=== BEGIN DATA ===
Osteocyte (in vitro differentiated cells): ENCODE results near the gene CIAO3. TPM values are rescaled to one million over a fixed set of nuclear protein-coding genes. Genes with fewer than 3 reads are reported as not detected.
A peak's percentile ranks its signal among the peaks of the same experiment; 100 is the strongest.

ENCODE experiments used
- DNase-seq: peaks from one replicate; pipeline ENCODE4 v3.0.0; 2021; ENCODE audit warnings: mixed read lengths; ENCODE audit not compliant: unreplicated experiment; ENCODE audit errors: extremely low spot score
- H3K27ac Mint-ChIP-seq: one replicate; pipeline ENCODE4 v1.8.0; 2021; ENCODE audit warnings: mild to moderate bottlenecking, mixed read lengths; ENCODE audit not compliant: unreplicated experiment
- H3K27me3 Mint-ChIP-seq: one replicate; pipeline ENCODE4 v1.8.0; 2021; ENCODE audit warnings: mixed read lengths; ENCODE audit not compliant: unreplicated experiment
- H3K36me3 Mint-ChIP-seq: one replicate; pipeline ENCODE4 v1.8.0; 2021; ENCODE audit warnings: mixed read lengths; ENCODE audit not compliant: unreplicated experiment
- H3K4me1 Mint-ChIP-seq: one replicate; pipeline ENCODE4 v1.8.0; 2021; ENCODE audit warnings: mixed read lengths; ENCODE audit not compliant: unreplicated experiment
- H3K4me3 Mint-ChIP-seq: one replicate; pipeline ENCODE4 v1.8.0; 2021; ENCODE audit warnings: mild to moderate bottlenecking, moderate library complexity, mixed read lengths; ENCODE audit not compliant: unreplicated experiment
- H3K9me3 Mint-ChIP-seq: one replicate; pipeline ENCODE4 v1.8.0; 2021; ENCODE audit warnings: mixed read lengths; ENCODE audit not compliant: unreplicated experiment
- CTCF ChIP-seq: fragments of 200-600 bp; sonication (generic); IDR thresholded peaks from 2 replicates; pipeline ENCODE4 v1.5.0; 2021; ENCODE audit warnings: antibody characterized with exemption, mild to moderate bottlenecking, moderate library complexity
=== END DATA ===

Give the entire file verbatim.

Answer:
Osteocyte (in vitro differentiated cells): ENCODE results near the gene CIAO3. TPM values are rescaled to one million over a fixed set of nuclear protein-coding genes. Genes with fewer than 3 reads are reported as not detected.
A peak's percentile ranks its signal among the peaks of the same experiment; 100 is the strongest.

ENCODE experiments used
- DNase-seq: peaks from one replicate; pipeline ENCODE4 v3.0.0; 2021; ENCODE audit warnings: mixed read lengths; ENCODE audit not compliant: unreplicated experiment; ENCODE audit errors: extremely low spot score
- H3K27ac Mint-ChIP-seq: one replicate; pipeline ENCODE4 v1.8.0; 2021; ENCODE audit warnings: mild to moderate bottlenecking, mixed read lengths; ENCODE audit not compliant: unreplicated experiment
- H3K27me3 Mint-ChIP-seq: one replicate; pipeline ENCODE4 v1.8.0; 2021; ENCODE audit warnings: mixed read lengths; ENCODE audit not compliant: unreplicated experiment
- H3K36me3 Mint-ChIP-seq: one replicate; pipeline ENCODE4 v1.8.0; 2021; ENCODE audit warnings: mixed read lengths; ENCODE audit not compliant: unreplicated experiment
- H3K4me1 Mint-ChIP-seq: one replicate; pipeline ENCODE4 v1.8.0; 2021; ENCODE audit warnings: mixed read lengths; ENCODE audit not compliant: unreplicated experiment
- H3K4me3 Mint-ChIP-seq: one replicate; pipeline ENCODE4 v1.8.0; 2021; ENCODE audit warnings: mild to moderate bottlenecking, moderate library complexity, mixed read lengths; ENCODE audit not compliant: unreplicated experiment
- H3K9me3 Mint-ChIP-seq: one replicate; pipeline ENCODE4 v1.8.0; 2021; ENCODE audit warnings: mixed read lengths; ENCODE audit not compliant: unreplicated experiment
- CTCF ChIP-seq: fragments of 200-600 bp; sonication (generic); IDR thresholded peaks from 2 replicates; pipeline ENCODE4 v1.5.0; 2021; ENCODE audit warnings: antibody characterized with exemption, mild to moderate bottlenecking, moderate library complexity